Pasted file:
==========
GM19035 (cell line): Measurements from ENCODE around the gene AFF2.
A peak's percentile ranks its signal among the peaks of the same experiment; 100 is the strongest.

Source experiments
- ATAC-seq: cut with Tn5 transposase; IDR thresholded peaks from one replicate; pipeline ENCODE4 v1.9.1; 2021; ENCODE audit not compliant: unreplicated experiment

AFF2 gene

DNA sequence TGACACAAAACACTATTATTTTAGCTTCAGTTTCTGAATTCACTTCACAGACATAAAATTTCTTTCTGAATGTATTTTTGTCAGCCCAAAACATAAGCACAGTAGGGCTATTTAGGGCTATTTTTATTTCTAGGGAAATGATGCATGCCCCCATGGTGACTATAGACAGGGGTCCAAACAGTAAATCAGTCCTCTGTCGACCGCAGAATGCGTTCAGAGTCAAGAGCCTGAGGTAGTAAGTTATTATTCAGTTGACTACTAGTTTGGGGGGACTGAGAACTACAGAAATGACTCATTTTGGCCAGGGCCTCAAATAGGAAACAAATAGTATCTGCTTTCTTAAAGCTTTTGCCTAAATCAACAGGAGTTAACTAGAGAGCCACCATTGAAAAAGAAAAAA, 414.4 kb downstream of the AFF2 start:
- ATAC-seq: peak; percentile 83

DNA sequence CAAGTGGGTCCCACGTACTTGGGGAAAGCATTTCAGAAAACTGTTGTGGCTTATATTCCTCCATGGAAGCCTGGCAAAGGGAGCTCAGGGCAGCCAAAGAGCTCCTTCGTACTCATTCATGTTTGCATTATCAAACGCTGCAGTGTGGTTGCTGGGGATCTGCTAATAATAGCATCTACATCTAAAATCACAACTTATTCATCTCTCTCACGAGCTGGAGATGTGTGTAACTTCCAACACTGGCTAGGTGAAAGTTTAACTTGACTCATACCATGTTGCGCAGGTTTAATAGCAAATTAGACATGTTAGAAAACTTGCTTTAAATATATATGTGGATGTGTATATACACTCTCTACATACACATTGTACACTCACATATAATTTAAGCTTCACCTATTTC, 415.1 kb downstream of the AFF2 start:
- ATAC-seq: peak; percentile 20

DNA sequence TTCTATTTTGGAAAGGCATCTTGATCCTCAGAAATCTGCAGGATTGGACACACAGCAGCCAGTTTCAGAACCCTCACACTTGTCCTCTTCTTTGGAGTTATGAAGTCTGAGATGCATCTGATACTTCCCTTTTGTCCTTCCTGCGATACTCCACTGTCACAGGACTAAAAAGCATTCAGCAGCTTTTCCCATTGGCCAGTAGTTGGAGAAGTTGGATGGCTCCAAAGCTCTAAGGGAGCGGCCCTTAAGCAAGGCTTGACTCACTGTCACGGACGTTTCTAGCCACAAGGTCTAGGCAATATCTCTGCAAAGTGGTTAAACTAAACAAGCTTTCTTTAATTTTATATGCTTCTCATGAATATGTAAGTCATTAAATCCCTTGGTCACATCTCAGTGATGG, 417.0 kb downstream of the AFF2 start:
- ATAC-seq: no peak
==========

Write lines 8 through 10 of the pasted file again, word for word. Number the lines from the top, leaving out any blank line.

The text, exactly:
DNA sequence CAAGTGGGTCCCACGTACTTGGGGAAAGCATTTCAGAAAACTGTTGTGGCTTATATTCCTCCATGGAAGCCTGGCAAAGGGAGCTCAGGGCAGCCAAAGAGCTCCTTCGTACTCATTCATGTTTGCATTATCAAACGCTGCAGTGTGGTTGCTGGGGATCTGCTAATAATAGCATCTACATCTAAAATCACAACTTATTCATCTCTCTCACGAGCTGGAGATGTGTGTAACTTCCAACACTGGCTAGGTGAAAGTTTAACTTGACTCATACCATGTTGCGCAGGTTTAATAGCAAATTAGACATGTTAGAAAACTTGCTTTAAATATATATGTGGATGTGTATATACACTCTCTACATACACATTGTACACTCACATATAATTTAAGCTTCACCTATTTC, 415.1 kb downstream of the AFF2 start:
- ATAC-seq: peak; percentile 20

DNA sequence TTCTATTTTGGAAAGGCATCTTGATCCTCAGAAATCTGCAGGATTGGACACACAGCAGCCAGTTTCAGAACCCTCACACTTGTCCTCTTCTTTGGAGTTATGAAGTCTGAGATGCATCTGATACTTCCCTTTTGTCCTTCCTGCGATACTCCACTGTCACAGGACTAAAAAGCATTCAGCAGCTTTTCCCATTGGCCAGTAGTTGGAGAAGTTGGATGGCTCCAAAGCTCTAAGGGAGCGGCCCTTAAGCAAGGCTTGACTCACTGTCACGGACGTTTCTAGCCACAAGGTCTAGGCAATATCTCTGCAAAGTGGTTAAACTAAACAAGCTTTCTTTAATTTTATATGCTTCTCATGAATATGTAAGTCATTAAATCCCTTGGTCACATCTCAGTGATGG, 417.0 kb downstream of the AFF2 start: